Warner Brothers developed the film Gangster Squad based on the research award-winning journalist Paul Lieberman conducted for this book, which reveals the unbelievable true stories behind the film. He spent more than a decade tracking down and interviewing surviving members of the real police unit as well as families and associates of the mobsters they pursued. Gangster Squad is a tour-de-force narrative reminiscent of LA Confidential.

The term Cold War has long been associated with the "red menace" of communism at home and abroad. Yet as Lee Bernstein shows in this illuminating study, during the 1950s the threat posed by organized crime preoccupied Americans at least as much as the fear of communist subversion. At the beginning of the decade, the televised hearings of Senator Estes Kefauver's crime committee, focusing on colorful mob figures such as Lucky Luciano and Frank Costello, attracted far more attention than the spy trial of Julius and Ethel Rosenberg. In the years that followed, public concern about gangsters and racketeering continued unabated, even after the anticommunist fever of McCarthyism had begun to subside.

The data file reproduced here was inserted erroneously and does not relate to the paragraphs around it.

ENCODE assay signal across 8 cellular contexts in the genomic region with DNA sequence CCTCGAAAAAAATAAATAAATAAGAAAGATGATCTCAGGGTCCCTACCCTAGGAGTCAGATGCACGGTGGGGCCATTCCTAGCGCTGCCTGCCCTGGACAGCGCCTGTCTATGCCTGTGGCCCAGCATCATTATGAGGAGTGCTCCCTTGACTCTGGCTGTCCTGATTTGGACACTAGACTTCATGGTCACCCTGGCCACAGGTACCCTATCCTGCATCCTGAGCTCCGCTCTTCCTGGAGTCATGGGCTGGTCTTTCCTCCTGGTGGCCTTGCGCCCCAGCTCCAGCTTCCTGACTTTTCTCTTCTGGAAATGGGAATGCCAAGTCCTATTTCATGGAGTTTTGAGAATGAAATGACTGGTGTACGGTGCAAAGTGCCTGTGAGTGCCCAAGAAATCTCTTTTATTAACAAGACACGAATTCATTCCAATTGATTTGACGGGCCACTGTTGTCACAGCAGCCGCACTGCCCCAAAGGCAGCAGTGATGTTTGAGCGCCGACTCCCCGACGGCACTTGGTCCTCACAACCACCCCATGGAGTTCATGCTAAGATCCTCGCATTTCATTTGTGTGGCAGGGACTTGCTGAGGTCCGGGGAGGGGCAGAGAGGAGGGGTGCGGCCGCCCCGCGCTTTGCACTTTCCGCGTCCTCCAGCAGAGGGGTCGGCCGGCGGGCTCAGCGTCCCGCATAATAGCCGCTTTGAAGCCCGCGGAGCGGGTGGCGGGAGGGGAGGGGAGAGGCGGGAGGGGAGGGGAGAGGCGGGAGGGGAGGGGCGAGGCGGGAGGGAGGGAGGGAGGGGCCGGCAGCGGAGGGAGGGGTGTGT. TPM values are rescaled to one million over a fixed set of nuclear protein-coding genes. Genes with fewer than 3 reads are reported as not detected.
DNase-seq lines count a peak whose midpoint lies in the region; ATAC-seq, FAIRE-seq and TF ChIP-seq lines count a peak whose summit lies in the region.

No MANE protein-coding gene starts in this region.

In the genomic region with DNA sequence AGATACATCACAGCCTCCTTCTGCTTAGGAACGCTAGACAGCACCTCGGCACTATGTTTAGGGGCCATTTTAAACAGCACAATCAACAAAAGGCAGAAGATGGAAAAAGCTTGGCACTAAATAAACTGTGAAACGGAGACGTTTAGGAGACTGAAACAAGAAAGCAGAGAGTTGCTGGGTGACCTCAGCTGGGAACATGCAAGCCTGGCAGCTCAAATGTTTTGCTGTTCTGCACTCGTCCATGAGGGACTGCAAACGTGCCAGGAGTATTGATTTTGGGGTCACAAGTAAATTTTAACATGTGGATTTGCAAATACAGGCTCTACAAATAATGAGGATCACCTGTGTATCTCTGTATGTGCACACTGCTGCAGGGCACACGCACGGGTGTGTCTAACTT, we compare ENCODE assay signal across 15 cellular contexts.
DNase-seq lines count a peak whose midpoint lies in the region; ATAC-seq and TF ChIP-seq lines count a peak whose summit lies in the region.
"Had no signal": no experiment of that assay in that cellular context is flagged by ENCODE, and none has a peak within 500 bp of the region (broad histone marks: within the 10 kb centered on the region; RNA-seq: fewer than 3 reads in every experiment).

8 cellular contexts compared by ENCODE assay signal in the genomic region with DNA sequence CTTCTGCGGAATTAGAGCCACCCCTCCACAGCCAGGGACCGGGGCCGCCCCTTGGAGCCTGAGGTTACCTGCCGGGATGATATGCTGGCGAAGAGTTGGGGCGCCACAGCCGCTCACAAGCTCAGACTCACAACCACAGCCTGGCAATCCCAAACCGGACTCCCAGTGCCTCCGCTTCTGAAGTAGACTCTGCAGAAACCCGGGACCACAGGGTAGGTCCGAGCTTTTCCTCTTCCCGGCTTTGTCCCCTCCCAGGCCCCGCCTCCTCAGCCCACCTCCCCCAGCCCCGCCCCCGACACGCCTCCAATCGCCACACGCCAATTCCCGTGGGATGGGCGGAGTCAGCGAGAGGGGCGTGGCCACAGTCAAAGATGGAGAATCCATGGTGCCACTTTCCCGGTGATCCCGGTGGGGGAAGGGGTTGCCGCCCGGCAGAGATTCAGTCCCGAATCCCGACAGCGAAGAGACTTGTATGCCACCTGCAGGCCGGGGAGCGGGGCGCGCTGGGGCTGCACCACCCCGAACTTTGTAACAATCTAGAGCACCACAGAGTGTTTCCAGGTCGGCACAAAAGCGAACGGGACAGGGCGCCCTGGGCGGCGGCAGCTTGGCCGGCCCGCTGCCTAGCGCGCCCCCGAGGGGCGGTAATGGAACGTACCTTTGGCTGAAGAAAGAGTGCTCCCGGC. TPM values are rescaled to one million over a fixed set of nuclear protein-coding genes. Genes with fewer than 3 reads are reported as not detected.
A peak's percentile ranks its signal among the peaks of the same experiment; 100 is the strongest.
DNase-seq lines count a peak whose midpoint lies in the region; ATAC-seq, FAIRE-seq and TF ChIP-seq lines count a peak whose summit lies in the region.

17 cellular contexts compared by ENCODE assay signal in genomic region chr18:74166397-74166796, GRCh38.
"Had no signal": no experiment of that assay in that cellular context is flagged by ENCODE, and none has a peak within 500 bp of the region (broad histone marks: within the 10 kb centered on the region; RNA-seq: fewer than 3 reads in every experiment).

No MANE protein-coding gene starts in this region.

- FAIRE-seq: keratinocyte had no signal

Drawing on a broad range of evidence, from government records to films, television shows, and pulp novels, Bernstein explains how the campaign against organized crime, like the crusade against communism, reflected deep social and political anxieties. Just as the inquisitions of Senator McCarthy fed on popular fears of international conspiracy and alien infiltration, the anticrime investigations of the 1950s raised the specter of a foreign-based criminal cartel -- the Sicilian Mafia -- preying on a vulnerable American public. In both cases, the association of the foreign-born with criminal or un-American activity led to the creation of state and local citizens committees and to calls for new restrictions on immigration. Labor unions also came under attack, particularly after the McClellan Committee and its chief counsel, Robert F. Kennedy, claimed to have found a link between the International Brotherhood of Teamsters, led by Jimmy Hoffa, and the Mafia.

As Bernstein points out, despite significant changes in the way organized crime actually operated, and despite repeated protests from Italian Americans, the popular image of the sinister gangster persisted, because it served a more profound need. In an era marked by widespread uncertainty and rapid social change, the fight against a common enemy, real or imagined, helped forge a Cold War consensus across shifting lines of race, class, and ethnicity by redefining what it meant to be an American.